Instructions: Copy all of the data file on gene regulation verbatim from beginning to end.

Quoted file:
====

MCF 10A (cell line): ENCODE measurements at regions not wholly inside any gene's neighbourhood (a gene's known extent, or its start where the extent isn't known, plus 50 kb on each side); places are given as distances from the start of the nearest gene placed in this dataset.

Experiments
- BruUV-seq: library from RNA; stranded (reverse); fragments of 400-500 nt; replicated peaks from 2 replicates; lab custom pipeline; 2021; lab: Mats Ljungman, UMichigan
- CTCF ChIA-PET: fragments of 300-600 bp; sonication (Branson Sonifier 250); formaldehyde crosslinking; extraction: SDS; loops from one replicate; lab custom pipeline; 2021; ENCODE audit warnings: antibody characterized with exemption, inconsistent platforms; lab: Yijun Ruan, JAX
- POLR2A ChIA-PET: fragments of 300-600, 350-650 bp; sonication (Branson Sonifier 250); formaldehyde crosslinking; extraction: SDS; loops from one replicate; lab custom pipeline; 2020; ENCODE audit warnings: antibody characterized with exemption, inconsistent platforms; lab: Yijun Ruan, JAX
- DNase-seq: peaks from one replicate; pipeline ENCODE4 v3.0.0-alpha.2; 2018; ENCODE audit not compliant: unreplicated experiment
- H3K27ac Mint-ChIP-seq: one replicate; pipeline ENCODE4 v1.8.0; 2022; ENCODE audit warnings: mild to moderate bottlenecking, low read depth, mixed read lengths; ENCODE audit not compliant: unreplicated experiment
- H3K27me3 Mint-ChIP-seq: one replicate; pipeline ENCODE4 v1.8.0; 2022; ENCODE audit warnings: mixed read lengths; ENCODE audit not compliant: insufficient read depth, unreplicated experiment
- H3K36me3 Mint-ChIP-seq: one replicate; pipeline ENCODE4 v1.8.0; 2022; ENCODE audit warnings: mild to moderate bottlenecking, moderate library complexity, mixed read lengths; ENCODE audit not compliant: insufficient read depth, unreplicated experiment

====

MCF 10A (cell line): ENCODE measurements at regions not wholly inside any gene's neighbourhood (a gene's known extent, or its start where the extent isn't known, plus 50 kb on each side); places are given as distances from the start of the nearest gene placed in this dataset.

Experiments
- BruUV-seq: library from RNA; stranded (reverse); fragments of 400-500 nt; replicated peaks from 2 replicates; lab custom pipeline; 2021; lab: Mats Ljungman, UMichigan
- CTCF ChIA-PET: fragments of 300-600 bp; sonication (Branson Sonifier 250); formaldehyde crosslinking; extraction: SDS; loops from one replicate; lab custom pipeline; 2021; ENCODE audit warnings: antibody characterized with exemption, inconsistent platforms; lab: Yijun Ruan, JAX
- POLR2A ChIA-PET: fragments of 300-600, 350-650 bp; sonication (Branson Sonifier 250); formaldehyde crosslinking; extraction: SDS; loops from one replicate; lab custom pipeline; 2020; ENCODE audit warnings: antibody characterized with exemption, inconsistent platforms; lab: Yijun Ruan, JAX
- DNase-seq: peaks from one replicate; pipeline ENCODE4 v3.0.0-alpha.2; 2018; ENCODE audit not compliant: unreplicated experiment
- H3K27ac Mint-ChIP-seq: one replicate; pipeline ENCODE4 v1.8.0; 2022; ENCODE audit warnings: mild to moderate bottlenecking, low read depth, mixed read lengths; ENCODE audit not compliant: unreplicated experiment
- H3K27me3 Mint-ChIP-seq: one replicate; pipeline ENCODE4 v1.8.0; 2022; ENCODE audit warnings: mixed read lengths; ENCODE audit not compliant: insufficient read depth, unreplicated experiment
- H3K36me3 Mint-ChIP-seq: one replicate; pipeline ENCODE4 v1.8.0; 2022; ENCODE audit warnings: mild to moderate bottlenecking, moderate library complexity, mixed read lengths; ENCODE audit not compliant: insufficient read depth, unreplicated experiment